Advocates of renter protection legislation in San Pablo have submitted more than 1,600 signatures to the city clerk’s office seeking an initiative on the November ballot.

The Contra Costa County registrar of voters has 30 days to approve at least 1,278 valid signatures before it goes to voters.

If it goes on the ballot and is approved in the election, the initiative would establish a rent program under the city manager’s office, where tenants can file petitions if the landlord fails to make repairs or takes away housing service and landlords can file a petition if they are not receiving a reasonable return on their investment. It also includes ordinances for rent stabilization, tenant anti-harassment and just-cause evictions.

“There is no state law that makes these requirements,” said Leah Simon-Weisberg, a UC Law San Francisco professor who directs the legal nonprofit California Center for Movement Legal Services that wrote the ballot initiative for San Pablo.

Simon-Weisberg said state laws are useless and riddled with loopholes, so there is a need to pass local ordinances to protect people. State law does not preempt cities from doing so. Local rent control ordinances passed in the state have grown in recent years, from 15 in 2015 to now 40, she said.

She said San Pablo’s proposed measure is similar to ones that have passed in other cities, including Antioch and Richmond. She is also the legal director for the grassroots organizations that helped collect signatures — Alliance of Californians for Community Empowerment and Rising Juntos. Currently, they have ballot petitions running in seven other California cities for the November election.

They rallied Tuesday in front of San Pablo City Hall with banners stating “Rent Control Now” and “Housing is a Human Right.”

Closing a ‘loophole’

“When people go into the emergency room with a heart attack or stroke, one of the questions, they ask is ‘are you having issues with your housing?’” Simon-Weisberg said to the crowd. “That should not be as common as it is today. Landlords in San Pablo think that they are free to do whatever they want and throw people out arbitrarily.

“There was a rash of what we call reno-victions where landlords claim they are evicting tenants because they’re going to make repairs,” she said. “Tenants have no right of return. There’s no requirement that they come back at the same rent, and so this closes that loophole.”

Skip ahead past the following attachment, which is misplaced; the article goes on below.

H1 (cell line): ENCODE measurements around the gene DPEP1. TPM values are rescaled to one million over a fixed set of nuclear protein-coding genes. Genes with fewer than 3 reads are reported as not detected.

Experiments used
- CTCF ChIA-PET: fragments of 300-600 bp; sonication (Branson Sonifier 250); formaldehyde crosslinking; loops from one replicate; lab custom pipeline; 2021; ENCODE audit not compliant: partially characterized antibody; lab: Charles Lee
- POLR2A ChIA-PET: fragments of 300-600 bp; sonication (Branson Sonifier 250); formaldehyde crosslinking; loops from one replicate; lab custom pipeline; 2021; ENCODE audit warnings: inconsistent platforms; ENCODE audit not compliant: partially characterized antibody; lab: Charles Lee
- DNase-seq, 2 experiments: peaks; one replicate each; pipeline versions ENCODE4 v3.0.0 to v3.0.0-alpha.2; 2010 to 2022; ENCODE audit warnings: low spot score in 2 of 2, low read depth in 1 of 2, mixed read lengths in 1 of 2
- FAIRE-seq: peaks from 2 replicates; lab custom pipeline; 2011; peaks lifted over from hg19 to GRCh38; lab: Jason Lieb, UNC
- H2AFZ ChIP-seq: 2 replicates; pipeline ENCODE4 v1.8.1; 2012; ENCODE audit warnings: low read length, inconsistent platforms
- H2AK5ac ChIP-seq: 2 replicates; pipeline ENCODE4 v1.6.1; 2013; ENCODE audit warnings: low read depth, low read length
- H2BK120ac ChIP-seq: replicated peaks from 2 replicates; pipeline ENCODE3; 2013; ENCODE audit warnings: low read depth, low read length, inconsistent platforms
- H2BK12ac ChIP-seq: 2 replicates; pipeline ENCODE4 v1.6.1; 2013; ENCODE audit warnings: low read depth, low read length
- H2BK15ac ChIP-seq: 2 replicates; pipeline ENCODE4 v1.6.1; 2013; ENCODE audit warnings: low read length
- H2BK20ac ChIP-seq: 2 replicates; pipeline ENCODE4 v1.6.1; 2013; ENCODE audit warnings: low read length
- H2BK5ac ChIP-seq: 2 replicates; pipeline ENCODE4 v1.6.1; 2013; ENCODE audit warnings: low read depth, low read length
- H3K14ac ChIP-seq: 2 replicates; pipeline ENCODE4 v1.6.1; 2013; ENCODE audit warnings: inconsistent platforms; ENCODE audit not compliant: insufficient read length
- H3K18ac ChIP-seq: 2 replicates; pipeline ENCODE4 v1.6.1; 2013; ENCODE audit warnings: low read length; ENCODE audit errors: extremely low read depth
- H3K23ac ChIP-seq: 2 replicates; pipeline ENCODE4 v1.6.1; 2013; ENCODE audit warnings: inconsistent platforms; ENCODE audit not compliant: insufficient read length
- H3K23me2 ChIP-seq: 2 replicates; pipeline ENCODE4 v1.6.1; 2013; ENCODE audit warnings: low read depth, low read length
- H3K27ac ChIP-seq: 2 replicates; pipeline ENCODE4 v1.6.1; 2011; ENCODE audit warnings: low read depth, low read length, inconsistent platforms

San Pablo is a largely Latino community that has a majority tenant population. Many of the activists on Tuesday, speaking in English and Spanish, shared stories of harassment and unfair evictions.

(Image via Freepik)

“A common thing that landlords do is they’ll take away people’s parking to kind of make it hard for them,” Simon-Weisberg said. “Like an elderly person, or people who have evening shifts and have to find parking in the middle of the night, and towing cars is a common thing they do.”

The new legislation will also require landlords to submit documentation to the city whenever they serve an eviction notice, a summons and complaint. Eviction cases in California are sealed, so there’s not a lot of public data available.

The coalition expects opposition to the ballot will come from local property owner associations.

California law caps rents yearly at 5 percent plus the rate of inflation but no more than 10 percent, Simon-Weisberg said. This ordinance is rent stabilization and caps rent at 60 percent of the Consumer Price Index or no more than 3 percent, whichever is less.

“Under state law, a tenant whose rent is $1,000 can get a rent increase as high as $100,” she said. “A tenant in San Pablo would only get a $30 increase if the rent was $1,000.”